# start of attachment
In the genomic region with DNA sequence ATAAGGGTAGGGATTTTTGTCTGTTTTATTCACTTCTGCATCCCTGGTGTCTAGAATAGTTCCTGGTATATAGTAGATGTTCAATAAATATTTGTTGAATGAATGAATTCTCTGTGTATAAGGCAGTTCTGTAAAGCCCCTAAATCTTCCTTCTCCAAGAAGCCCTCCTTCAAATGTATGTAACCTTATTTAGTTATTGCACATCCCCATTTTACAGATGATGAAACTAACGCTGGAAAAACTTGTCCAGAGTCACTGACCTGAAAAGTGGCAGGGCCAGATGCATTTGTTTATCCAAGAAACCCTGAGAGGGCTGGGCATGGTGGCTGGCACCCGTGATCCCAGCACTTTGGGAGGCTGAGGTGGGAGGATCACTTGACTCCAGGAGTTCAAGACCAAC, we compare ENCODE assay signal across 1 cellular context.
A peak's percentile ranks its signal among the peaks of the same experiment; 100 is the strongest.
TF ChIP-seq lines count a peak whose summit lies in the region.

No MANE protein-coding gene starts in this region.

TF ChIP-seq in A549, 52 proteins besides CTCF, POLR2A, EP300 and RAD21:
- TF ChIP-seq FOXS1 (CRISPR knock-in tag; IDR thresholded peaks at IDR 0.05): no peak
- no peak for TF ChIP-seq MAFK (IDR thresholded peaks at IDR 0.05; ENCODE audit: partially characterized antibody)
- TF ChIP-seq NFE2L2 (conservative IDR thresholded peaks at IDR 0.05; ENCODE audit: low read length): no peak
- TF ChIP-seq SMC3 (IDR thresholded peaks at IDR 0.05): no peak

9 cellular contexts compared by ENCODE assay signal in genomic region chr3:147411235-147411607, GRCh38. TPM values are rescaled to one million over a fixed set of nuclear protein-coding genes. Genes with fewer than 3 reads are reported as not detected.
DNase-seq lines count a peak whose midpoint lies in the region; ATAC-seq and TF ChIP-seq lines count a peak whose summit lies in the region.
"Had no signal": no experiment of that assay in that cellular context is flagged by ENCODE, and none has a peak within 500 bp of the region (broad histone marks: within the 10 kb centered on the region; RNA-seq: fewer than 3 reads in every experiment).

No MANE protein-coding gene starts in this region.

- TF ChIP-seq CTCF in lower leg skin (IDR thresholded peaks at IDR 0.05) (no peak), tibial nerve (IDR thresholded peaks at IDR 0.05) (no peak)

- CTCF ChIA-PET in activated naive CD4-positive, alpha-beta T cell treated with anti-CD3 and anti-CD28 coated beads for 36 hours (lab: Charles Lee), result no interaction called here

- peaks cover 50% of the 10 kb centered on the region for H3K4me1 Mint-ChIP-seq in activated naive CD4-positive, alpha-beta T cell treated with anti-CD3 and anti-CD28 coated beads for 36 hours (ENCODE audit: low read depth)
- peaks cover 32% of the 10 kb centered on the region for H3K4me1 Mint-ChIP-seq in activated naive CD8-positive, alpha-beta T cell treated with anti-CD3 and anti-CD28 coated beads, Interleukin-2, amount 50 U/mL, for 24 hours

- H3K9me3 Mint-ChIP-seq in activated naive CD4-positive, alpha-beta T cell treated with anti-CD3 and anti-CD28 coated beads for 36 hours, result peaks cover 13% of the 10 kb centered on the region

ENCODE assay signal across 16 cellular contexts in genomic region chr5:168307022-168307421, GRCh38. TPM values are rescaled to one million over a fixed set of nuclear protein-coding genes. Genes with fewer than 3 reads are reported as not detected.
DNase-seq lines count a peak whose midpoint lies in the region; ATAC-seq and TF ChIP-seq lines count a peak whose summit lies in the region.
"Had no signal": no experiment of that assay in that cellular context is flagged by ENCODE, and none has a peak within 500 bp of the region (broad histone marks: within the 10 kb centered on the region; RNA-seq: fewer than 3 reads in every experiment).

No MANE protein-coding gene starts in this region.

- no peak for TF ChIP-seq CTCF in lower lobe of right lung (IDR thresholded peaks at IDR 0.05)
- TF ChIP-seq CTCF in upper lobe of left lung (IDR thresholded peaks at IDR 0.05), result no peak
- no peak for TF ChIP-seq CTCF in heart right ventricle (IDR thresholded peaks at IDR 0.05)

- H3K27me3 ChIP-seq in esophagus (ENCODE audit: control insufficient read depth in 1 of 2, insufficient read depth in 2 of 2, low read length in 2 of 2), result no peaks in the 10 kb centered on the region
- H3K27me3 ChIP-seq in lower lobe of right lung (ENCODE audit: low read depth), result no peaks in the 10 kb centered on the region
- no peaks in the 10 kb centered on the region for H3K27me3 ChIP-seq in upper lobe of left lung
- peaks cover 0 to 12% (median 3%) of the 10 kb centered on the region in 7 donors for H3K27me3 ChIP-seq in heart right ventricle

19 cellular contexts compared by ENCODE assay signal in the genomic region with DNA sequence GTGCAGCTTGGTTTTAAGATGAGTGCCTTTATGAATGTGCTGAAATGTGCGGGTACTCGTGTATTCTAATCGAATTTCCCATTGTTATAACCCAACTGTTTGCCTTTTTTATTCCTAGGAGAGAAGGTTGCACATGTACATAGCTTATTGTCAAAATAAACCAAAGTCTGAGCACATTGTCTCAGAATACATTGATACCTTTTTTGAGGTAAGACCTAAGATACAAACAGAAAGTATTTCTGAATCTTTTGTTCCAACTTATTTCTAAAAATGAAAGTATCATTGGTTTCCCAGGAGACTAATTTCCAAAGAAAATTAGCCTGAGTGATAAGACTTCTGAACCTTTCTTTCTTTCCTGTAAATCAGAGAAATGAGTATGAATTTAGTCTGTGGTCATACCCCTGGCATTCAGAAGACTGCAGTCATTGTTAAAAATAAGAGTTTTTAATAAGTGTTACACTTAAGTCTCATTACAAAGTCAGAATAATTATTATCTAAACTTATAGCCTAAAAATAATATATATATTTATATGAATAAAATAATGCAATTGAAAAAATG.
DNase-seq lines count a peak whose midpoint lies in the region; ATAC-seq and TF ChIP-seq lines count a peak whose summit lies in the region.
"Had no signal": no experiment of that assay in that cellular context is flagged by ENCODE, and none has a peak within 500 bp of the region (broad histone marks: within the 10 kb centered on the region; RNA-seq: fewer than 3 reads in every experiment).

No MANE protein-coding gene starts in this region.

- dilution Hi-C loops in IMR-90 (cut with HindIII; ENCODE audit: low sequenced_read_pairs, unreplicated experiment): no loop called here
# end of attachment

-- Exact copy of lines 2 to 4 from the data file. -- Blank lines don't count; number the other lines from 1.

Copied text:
A peak's percentile ranks its signal among the peaks of the same experiment; 100 is the strongest.
TF ChIP-seq lines count a peak whose summit lies in the region.

No MANE protein-coding gene starts in this region.